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I have nurtured a wish for some time now to learn something more about proverbs. These words have come up in the course of several social conversations and, although they have had some sort of fascination for me, they triggered in me a bid to get to know much more about them.

From the definition I picked up casually, I came across that of Longman’s publishing company, founded in London in 1724. The publishers’ notion of a proverb was “a short well-known statement that gives advice or expresses something that is generally true”. I supposed that there was much more between the lines and this got me on further research.

Because of their innate flexibility and widespread handling, proverbs were found to be very useful and attractive to speakers and writers for social reasons among others. Moreover, their purpose served to provide a way of saying something gently or in a veiled manner.

Actually, proverbs render additional weight to arguments and debates although their effect is additional liveliness to the occasion. Folklore and literature are said to have injected proverbs even when they found their way into the strategies of social workers, teachers, preachers and, yes, of politicians as well.  All along, proverbs have been found to portray much more of a country’s culture than any other origin. Ethical divergencies among the users stress choices between the good or the bad of environment, to mention only one, and other sectors.

Ghamel bhall-GhawdxinApart from the charge of general ingratitude evident in the English language phrase “eat and run”, this very popular proverb rings a bell which tolls in a Maltese version. “Ghamel bhall-Ghawdxin” (Do as the Gozitans, the inhabitants of the Sister Island of Malta, do). This, naturally, highlighted a lesser degree of a significant accusation of “bad manners” in departing from a social gathering  immediately after the conclusion of a meal in the place of an expected extension of time for more socializing in conformity with the local tradition and custom.

Another aspect is to be shown in the Spanish attitude in proverb form with “Women and sheep should be home after dark” or “A duck, a woman and a goat are bad if they are thin”. Surprizing, isn’t it?

There is also a wide variety of proverbs with the markings of different origins. Examples handed down the generations include “The other man’s bread tastes sweeter” (German); “Talk does not cook rice” (Chinese); “Don’t judge a book by its cover” (English); “A word is not a bird; once flown you can never catch it” (Russian) and finally, “You cannot make an omelette  without breaking eggs” (English/French).

Many proverbs still come onstage like hail. They are not all understandable and, more importantly, more acceptable. However, those that have and will still survive are supported by their innate veracity and usefulness under any circumstances. How many have come through unstained through all the handling in business advertising, book and film titles, is a good testimony of their value. Briefly, some are lame while others are pregnant with meaning.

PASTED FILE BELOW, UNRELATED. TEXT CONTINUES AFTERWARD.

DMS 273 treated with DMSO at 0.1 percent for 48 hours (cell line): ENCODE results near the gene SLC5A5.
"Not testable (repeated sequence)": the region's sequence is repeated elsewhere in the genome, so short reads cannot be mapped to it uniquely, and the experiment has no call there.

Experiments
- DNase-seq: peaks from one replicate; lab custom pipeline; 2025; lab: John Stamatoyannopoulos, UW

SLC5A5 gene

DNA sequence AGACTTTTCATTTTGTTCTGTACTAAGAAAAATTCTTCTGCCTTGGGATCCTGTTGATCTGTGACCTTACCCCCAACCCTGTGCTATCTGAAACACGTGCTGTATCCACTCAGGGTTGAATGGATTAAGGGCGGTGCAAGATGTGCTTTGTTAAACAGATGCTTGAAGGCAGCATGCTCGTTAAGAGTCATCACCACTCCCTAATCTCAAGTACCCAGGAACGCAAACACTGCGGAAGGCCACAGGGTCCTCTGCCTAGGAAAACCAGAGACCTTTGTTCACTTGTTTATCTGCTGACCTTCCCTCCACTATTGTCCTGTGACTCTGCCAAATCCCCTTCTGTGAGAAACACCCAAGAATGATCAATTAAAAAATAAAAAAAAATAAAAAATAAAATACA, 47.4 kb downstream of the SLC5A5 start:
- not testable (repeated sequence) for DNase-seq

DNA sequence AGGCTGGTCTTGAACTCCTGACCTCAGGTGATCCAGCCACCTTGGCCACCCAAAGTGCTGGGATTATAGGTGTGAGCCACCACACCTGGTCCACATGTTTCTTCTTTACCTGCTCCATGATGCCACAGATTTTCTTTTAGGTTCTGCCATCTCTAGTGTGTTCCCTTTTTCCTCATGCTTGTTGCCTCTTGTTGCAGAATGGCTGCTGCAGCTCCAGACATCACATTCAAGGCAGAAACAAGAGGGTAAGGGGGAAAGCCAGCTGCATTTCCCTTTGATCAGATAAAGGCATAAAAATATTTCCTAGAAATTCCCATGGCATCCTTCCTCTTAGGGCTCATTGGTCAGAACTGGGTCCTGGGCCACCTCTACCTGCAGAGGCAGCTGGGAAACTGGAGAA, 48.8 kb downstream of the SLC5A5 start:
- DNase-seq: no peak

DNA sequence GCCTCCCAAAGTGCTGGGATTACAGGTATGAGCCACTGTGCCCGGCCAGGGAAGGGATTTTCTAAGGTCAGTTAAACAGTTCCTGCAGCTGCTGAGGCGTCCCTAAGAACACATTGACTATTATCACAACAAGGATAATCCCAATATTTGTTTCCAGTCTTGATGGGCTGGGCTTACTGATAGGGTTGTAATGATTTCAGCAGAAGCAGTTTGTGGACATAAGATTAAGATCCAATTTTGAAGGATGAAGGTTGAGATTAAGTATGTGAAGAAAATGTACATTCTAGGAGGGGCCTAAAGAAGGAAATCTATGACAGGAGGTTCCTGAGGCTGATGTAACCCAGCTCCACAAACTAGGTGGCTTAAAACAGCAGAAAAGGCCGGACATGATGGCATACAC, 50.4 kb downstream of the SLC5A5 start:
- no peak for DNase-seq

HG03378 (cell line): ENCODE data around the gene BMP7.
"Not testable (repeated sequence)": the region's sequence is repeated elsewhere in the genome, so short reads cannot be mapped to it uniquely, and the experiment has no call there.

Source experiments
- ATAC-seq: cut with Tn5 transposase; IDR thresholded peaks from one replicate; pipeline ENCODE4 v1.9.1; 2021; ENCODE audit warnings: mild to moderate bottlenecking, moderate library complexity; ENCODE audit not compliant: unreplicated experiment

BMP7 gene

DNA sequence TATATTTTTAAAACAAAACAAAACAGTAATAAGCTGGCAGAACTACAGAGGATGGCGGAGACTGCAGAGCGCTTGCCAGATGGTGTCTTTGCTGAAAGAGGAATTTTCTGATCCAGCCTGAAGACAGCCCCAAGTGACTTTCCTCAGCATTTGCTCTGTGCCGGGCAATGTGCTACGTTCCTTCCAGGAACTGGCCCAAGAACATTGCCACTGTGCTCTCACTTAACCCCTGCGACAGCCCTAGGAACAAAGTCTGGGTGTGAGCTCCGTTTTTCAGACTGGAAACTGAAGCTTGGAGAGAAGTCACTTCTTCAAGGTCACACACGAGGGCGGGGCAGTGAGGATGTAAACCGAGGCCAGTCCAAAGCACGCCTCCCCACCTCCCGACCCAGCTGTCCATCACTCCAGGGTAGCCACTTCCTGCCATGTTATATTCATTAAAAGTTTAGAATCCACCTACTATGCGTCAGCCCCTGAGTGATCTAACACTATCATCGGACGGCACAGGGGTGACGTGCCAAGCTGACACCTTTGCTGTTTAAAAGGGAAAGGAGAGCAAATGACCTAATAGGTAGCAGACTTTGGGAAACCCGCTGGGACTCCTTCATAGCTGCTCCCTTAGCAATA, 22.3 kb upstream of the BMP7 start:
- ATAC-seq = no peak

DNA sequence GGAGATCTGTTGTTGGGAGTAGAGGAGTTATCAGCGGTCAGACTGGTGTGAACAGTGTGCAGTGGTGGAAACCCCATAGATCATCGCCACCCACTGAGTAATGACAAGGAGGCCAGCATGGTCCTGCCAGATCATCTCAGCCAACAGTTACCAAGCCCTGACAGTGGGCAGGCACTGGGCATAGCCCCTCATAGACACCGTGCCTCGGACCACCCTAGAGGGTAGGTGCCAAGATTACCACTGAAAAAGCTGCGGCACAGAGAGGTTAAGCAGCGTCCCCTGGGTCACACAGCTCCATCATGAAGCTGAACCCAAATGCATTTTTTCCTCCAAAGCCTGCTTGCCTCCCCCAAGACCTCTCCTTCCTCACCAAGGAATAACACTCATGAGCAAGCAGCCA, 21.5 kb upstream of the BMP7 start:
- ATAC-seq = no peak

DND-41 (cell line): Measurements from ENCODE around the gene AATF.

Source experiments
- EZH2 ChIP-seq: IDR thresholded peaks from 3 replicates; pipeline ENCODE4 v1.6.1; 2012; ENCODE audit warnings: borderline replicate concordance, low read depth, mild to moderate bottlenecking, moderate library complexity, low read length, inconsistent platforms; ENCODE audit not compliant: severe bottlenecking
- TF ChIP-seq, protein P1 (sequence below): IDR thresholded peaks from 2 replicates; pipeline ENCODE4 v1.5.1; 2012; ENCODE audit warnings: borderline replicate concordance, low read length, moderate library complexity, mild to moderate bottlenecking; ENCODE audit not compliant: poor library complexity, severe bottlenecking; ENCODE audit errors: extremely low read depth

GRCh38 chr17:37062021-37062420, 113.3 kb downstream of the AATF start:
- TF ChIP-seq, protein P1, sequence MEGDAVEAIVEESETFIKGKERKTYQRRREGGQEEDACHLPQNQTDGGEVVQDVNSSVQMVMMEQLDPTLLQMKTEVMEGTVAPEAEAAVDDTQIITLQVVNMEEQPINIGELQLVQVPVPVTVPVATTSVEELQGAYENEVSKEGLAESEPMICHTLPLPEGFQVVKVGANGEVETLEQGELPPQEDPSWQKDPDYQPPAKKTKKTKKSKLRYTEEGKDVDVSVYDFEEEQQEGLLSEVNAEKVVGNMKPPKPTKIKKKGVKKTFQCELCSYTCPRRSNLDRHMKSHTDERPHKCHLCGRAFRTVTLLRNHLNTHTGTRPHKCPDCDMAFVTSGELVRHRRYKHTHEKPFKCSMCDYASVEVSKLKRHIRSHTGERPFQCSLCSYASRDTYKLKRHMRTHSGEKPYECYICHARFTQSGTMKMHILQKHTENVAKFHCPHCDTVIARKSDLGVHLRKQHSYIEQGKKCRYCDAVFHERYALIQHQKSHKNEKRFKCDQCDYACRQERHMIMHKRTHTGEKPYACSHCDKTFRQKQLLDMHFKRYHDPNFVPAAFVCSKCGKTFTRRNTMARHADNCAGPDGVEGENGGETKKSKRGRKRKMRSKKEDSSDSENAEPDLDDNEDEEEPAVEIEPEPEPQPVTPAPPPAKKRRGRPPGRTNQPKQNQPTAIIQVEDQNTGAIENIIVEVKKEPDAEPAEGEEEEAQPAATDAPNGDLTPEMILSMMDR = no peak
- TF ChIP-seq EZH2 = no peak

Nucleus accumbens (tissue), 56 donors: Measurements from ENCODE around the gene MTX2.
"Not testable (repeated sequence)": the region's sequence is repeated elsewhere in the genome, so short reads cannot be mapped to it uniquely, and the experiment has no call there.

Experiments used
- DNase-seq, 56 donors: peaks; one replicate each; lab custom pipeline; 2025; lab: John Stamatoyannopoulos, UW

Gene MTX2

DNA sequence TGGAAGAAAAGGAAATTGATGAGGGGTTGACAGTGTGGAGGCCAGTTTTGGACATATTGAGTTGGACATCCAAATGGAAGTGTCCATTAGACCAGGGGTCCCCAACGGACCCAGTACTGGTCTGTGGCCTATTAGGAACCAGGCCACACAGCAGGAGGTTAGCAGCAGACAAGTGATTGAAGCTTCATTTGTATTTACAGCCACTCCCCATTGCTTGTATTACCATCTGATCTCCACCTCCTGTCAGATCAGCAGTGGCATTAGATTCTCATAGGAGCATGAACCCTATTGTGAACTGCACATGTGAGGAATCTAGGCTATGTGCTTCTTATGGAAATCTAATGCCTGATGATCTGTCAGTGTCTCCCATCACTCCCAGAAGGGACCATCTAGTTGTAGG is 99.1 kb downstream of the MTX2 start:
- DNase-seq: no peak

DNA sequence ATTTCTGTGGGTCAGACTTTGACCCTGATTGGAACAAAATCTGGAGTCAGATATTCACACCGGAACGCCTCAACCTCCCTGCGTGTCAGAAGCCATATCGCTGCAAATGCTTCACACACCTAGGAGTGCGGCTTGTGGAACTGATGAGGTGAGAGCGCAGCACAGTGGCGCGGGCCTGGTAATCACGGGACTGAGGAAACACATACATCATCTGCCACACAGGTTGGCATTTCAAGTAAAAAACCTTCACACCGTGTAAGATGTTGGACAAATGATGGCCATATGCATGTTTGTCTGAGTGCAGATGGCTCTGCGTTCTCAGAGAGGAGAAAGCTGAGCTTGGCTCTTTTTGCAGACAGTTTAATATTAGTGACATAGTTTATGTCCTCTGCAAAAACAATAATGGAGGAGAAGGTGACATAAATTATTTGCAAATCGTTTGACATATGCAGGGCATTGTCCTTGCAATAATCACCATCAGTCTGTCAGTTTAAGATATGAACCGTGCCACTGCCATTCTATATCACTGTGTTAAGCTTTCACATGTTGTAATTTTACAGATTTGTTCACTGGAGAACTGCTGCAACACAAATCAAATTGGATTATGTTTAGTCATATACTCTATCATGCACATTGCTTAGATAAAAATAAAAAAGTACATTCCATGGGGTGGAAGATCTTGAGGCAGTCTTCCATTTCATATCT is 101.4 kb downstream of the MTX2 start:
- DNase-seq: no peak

Free cheese mouse trap
Some proverbs are somewhat witty and amusing such as the Russian one “The only free cheese is in the mousetrap”, or the Arab   “Buy the neighbour before you buy the house”, not far on the list from the Yiddish “For example is not proof”. France’s contribution  contends with “”The absent are always wrong” , China’s  “If Heaven throws you a plum, open your mouth”, and Slovenia’s “Never whisper to the deaf or wink  at the blind” , hilarious mostly, I dare say, but the tongue-in-cheek  vein is not overlooked either.

Proverbial advice is likely to be more common and popular when it goes against exaggeration “Don’t make a mountain out of an ant-hill”; against foolhardiness or stupid risk “Look before you leap”. Once again this rings a bell of a local nature when we recall the recent news of unaware foreign tourists diving off Comino’s (Gozo) cliffs and ending up injured or hospitalized. Advice  against accidents “It’s better to be safe than sorry”; against exuberances “Too many cooks spoil the broth” and against underestimation “Don’t bite the hand that  feeds you”.

Understanding and misunderstanding also rear their heads within the proverb context. Understanding proverbs provide, initially, a partial success which is closely followed by a “brick wall” of mere guessing or conjectures. According to the author Archer Taylor, he sees defining a proverb as “an incommunicable quality, a mode of discerning one from the other”.  In the book titled “The Perception of Proverbiality” (1984) the authoress Shirley Arora who coined the latter work title, listed typical stylistic features as Alliteration (Forgive and Forget); Paralellism (Nothing ventured, nothing gained); Rhyme (When the cat is away, the mice will play), and Ellypsis (Once bitten, twice shy).

You either know something or you know where to look for information about it

It is believed that History’s ancient scholars Homer, Plato and Aristotle each sweated their seven togas to compose and decipher proverbs but without notable mileage. I, humbly, take umbrage and relief from a sage in the English Literature which says: “Knowledge can be of two kinds. You either know something or you know where to look for information about it”.



Adrian Mercieca _ teacher Author: Adrian Mercieca
About the Author:  Adrian Mercieca is a full-time teacher at the European School of English and was a former Law student at the University of Malta, then turned Journalist in Malta, winning a 3-year scholarship in Journalism in the US, and later in Italy broadcast at RAI and the Vatican Radio. He came first in a Maltese Public Service Examination (Diplomacy) in Malta and obtained a year’s scholarship in British Diplomatic Studies at Oxford University. Served as career-diplomat until appointed ambassador.